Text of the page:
Sustainable Supply Chain Management
Who will you meet?
Cities are innovating, companies are pivoting, and start-ups are growing. Like you, every urban practitioner has a remarkable story of insight and challenge from the past year.
Meet these peers and discuss the future of cities in the new Meeting of the Minds Executive Cohort Program. Replace boring virtual summits with facilitated, online, small-group discussions where you can make real connections with extraordinary, like-minded people.
Peter Senge, the founder of the Society for Organizational Learning, a faculty member at MIT Sloan School of Management, and the author of The Fifth Discipline and says “To make progress on environmental issues, organizations must first understand that they’re part of a larger system”.
Supply chains are critical links that connect an organization’s inputs to its outputs. Some challenges in the past included lowering costs, ensuring just-in-time delivery, and shrinking transportation times. However, the increasing environmental costs of these networks and growing consumer pressure for eco-friendly products has led many organizations to look at supply chain sustainability as a new measure of profitable logistics management. For many companies, the largest opportunity for improving sustainability performances such as reducing carbon emissions, water use, and toxic chemicals is in its global supply chain. For example, up to 60% of a manufacturing company’s carbon footprint is in its supply chain, for retailers, that figure is closer to 80%.
Companies must confront the reality that their supply chains can no longer be opaque. Stakeholders demand more accountability. If we add the financial benefits of energy and resource efficiencies to this mix, a sustainable supply chain makes long term business sense and creates a competitive advantage for companies worldwide.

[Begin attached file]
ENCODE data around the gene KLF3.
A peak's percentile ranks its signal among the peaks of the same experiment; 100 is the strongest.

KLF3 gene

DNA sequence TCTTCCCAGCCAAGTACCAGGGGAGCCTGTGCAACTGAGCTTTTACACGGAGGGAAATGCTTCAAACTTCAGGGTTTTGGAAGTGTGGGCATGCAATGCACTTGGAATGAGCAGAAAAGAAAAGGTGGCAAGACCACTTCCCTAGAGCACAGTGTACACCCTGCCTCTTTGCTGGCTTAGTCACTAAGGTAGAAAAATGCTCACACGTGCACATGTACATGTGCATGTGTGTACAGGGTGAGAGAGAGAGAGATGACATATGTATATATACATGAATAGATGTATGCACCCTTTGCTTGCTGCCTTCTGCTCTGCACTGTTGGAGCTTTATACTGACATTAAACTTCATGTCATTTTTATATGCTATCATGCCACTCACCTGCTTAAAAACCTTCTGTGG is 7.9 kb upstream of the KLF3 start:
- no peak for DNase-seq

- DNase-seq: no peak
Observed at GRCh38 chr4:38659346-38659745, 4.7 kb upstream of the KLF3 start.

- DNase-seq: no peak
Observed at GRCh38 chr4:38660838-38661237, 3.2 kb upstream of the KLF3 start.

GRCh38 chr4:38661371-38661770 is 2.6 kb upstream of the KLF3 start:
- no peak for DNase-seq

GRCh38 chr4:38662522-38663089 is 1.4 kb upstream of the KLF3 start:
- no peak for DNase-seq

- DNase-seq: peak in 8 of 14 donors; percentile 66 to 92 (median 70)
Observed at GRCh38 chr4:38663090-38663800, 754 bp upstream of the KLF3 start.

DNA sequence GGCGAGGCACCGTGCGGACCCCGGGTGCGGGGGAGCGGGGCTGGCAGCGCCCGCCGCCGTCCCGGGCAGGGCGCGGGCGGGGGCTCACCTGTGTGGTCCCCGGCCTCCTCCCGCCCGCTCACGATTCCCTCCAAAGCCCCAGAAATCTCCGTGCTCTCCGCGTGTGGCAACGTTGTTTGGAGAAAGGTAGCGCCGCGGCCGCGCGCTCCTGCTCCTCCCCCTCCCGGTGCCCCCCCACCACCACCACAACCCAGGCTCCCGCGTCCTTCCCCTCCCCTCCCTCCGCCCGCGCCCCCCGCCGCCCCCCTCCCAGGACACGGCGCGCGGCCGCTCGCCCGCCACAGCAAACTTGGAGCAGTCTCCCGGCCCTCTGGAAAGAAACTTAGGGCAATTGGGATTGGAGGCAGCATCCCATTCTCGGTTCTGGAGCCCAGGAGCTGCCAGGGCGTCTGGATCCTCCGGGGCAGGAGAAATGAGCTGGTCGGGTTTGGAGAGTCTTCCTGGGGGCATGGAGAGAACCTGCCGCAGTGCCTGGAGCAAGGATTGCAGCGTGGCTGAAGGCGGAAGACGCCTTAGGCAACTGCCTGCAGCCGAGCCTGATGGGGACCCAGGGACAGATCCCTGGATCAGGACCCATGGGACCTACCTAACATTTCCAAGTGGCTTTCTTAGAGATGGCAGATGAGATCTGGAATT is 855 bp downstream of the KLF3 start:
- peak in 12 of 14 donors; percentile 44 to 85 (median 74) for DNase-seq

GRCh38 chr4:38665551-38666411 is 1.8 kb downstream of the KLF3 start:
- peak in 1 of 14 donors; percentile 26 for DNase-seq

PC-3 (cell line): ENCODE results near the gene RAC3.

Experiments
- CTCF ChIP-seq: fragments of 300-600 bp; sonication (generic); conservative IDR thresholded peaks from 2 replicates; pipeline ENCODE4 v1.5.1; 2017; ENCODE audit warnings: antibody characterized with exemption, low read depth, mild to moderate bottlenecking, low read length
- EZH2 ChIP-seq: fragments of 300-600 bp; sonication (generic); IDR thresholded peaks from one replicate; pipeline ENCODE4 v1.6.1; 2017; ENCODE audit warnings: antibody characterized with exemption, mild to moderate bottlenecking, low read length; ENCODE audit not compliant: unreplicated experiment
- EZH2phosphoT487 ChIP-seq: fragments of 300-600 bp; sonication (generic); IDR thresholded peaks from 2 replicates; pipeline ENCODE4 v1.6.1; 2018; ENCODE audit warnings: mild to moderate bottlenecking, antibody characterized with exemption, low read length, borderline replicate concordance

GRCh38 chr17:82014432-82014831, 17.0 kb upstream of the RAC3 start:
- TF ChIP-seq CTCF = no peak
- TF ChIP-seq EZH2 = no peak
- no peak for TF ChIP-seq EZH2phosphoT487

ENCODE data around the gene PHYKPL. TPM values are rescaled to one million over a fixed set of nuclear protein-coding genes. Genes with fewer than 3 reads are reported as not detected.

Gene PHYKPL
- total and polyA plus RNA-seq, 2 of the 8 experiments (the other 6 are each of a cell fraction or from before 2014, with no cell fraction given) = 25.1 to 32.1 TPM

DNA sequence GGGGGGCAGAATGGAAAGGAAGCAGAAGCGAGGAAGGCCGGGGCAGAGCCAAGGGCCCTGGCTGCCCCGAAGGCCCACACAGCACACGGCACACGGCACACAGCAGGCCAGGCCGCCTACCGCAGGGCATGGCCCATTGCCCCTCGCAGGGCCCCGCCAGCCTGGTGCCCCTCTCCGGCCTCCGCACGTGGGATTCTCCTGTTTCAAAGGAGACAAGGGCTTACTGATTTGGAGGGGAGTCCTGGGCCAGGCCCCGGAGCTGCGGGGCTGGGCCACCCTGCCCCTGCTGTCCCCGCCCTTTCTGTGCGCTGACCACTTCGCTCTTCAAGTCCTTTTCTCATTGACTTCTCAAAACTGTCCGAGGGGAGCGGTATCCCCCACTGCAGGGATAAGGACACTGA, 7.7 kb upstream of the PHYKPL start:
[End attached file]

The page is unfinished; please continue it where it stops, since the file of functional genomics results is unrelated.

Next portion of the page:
Businesses leading by example: IKEA
The home furnishings giant IKEA is one company that works with suppliers on a variety of challenges, from energy efficiency to sourcing materials responsibly. IKEA has pledged to invest €1.5b in renewable energy technologies. With the cost of solar more competitive than ever before, IKEA is reaching out to Chinese suppliers to find efficient systems with the quickest returns on investment. The results not only lowered the carbon footprint of IKEA’s supply chain, but saved the company and suppliers money from reduced utility costs.
IKEA is also tacking the challenge of natural resource depletion. The company is seeking the advice of forestry specialists who work with suppliers on educating them about more responsible wood procurement practices. IKEA suppliers in turn must report the origin of their wood every four months and then are subjected to audits to which they have only 48 hours to report the origins of their wood. IKEA also conducts wider supply chain audits so the company can trace the origin of wood all the way back to the actual forest. In addition to wood, IKEA also trains suppliers and other stakeholders on issues related to waste, energy and water.
Cotton is the second most important raw material at IKEA, after wood. Ikea’s commitment began in 2005 as part of its overall environmental efforts and as a founding member of the Better Cotton Initiative (BCI), which works with a diverse range of stakeholders to promote measurable and continuing improvements for the environment, farming communities, and the economies of cotton-producing areas. Ikea’s goal is to ensure that consumers do not pay a premium for cotton products that are more sustainably farmed than conventional cotton — using less water and fewer chemicals and pesticides. Currently, 34% (51,000 tons) of all cotton used in Ikea products is produced in line with BCI standards. In 2012, the annual world production of sustainable cotton was only 250,000 tons, which Ikea seeks to increase through its holistic sustainability approach.
UN Global Compact
UN Global Compact is a strategic policy initiative for businesses that are committed to aligning their operations and strategies with ten universally accepted principles in the areas of human rights, labor, environment and anti-corruption. To assist companies in improving their processes, the Global Compact has provided a platform for identifying and promoting existing material, initiatives and business practices, exploring critical issues and developing guidance on how to integrate the Ten Principles into supply chain management systems. The Global Compact encourages signatories to engage with their suppliers around the Ten Principles, and thereby to develop more sustainable supply chain practices. With over 10,000 corporate participants and other stakeholders from over 130 countries, it is the largest voluntary corporate responsibility initiative in the world.
Innovations and technology drives sustainability in supply chain